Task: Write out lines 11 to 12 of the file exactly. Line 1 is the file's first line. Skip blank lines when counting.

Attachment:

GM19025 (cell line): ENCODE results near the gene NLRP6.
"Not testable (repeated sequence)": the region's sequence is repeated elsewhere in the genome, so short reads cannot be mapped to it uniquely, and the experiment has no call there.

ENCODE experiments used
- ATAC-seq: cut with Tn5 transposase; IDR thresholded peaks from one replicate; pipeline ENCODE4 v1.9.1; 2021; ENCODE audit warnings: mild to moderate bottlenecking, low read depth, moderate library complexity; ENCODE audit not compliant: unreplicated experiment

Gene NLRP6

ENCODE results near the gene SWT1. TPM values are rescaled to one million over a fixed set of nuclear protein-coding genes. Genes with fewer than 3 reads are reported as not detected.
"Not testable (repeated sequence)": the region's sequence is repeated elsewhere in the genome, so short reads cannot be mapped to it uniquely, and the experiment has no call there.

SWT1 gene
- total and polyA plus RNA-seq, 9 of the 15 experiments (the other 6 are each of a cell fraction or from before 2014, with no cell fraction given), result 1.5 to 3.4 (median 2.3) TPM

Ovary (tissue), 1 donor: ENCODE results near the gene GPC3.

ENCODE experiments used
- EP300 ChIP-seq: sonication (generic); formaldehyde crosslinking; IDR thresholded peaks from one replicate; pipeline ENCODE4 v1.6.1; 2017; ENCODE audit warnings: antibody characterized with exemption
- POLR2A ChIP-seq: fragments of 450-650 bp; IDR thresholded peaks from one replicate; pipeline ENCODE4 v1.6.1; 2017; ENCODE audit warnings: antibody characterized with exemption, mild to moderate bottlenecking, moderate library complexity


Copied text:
ENCODE experiments used
- EP300 ChIP-seq: sonication (generic); formaldehyde crosslinking; IDR thresholded peaks from one replicate; pipeline ENCODE4 v1.6.1; 2017; ENCODE audit warnings: antibody characterized with exemption